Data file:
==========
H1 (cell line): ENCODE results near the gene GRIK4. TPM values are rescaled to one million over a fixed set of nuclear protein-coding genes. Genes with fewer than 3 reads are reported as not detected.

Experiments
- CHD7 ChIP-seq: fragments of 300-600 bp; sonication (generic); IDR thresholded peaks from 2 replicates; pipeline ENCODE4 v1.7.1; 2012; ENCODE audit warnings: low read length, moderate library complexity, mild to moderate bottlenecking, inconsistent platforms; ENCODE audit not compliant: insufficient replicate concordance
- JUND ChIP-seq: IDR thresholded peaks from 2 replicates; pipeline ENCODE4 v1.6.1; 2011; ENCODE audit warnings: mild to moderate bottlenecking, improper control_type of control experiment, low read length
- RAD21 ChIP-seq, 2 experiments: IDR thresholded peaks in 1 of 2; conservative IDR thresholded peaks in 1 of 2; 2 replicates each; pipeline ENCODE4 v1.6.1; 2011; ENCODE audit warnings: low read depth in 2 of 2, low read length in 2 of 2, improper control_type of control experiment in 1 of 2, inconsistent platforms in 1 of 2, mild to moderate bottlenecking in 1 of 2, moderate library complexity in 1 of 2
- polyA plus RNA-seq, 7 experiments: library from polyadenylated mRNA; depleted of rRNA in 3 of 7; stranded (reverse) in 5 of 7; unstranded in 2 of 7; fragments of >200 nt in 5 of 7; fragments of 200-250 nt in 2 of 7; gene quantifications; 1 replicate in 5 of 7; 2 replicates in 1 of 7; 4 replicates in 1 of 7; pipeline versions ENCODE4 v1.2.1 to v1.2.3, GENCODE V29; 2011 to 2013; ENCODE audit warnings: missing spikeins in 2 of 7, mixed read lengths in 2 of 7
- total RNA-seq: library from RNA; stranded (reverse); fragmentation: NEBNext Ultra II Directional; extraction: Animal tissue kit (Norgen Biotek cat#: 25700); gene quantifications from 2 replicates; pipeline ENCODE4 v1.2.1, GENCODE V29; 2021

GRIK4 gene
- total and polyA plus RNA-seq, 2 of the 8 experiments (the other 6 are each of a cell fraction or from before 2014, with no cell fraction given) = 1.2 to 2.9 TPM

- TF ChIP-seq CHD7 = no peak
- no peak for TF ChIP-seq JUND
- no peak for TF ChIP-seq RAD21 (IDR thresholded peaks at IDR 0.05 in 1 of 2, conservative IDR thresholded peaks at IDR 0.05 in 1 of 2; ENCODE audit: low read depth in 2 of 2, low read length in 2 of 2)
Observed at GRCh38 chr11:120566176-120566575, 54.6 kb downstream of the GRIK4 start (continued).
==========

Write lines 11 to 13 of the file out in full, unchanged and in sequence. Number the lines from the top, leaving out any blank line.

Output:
- no peak for TF ChIP-seq JUND
- no peak for TF ChIP-seq RAD21 (IDR thresholded peaks at IDR 0.05 in 1 of 2, conservative IDR thresholded peaks at IDR 0.05 in 1 of 2; ENCODE audit: low read depth in 2 of 2, low read length in 2 of 2)
Observed at GRCh38 chr11:120566176-120566575, 54.6 kb downstream of the GRIK4 start (continued).